Students cannot wear attire that is disruptive, promotes illegal or harmful activities or that could endanger the health and safety of the student or other students, according to the policy.
This includes, but is not limited to attire that: depicts messages that are lewd, vulgar, obscene, plainly offensive, violent, sexually explicit or that reference items that are illegal in general or illegal specifically for underage students; promotes use of tobacco, drugs, alcohol or other illegal or harmful products; contains sexually suggestive messages; depicts gang affiliation; causes or is likely to cause a substantial or material disruption to school activities or the orderly and safe operation of the school or at school-sponsored activities; or contains rude, disrespectful or discourteous expressions inconsistent with “civil discourse and behavior,” according to the policy.
Baltimore County Public Schools did not respond to request for comment by 6 p.m. Tuesday.
Montgomery County Public Schools, which also did not return request for comment Tuesday, does not specifically address the flag in its code, but states students have a “responsibility to be dressed and groomed for school, in accordance with the community standards for dress and grooming addressed by the local school discipline policy.”
Students cannot be disciplined for their “style of dress or grooming,” unless it is likely to cause disruption to school activities; causes a disruption to the educational environment; endangers health or safety; fails to meet a reasonable requirement of a course or activity; is associated with gangs; is lewd, vulgar, obscene, revealing or of a sexual nature; or promotes the use of tobacco, alcohol or drugs, according to the policy.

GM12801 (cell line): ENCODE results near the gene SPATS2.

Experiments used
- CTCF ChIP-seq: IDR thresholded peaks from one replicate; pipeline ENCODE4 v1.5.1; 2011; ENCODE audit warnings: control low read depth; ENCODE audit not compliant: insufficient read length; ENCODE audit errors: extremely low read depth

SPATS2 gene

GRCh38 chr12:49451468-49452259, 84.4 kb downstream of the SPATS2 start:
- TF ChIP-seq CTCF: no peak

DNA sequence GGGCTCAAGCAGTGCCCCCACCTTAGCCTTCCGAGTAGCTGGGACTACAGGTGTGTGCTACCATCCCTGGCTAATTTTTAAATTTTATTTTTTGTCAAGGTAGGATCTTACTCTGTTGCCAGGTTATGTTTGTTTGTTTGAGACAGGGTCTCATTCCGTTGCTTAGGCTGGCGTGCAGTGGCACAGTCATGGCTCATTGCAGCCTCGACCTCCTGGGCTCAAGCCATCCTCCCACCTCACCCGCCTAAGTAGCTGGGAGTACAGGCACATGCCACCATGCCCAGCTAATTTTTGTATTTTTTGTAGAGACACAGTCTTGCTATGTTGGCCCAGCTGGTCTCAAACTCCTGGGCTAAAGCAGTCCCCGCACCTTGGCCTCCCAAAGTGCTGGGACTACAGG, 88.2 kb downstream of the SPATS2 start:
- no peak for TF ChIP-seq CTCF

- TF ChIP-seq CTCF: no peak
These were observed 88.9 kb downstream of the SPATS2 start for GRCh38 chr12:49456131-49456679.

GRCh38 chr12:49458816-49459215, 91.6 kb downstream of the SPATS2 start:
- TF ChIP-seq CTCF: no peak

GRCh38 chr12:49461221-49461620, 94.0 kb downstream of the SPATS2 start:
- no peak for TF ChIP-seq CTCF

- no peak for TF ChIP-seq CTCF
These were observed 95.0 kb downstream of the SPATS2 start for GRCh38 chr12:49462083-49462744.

Guthrie said people have jumped ahead and think the flag is already banned, or a decision has been made, though that’s not the case.
CCPS is getting a legal framework, and then the school board will choose a direction forward, he said. The school system does not want to go in any direction though, Guthrie added, until it knows the legal parameters.
If the school system’s legal guidance does think the flag can be banned, then the school system has guidelines to work with if it wants to move forward. If the legal team does not think CCPS can move forward, then it remains where it is now, he said.
But if it does move forward, Guthrie said, his direction would be to bring the issue to the Student Dress Code Committee, and have it come back with a recommendation to the school board. Guthrie also said they are looking into whether the school has control over what is on vehicles, like stickers and flags, when they are parked on school property.
Guthrie said some have brought concerns about banning the flag, asking what could be banned next.
“Somebody finding something that somebody else wears offensive is not the threshold,” he said, adding that it is about what is and what isn’t considered a symbol of hate or violence.
“We can limit within the school setting symbols which we find promote illegal activities or promote hate and violence,” Guthrie continued. “It is not a free speech issue.”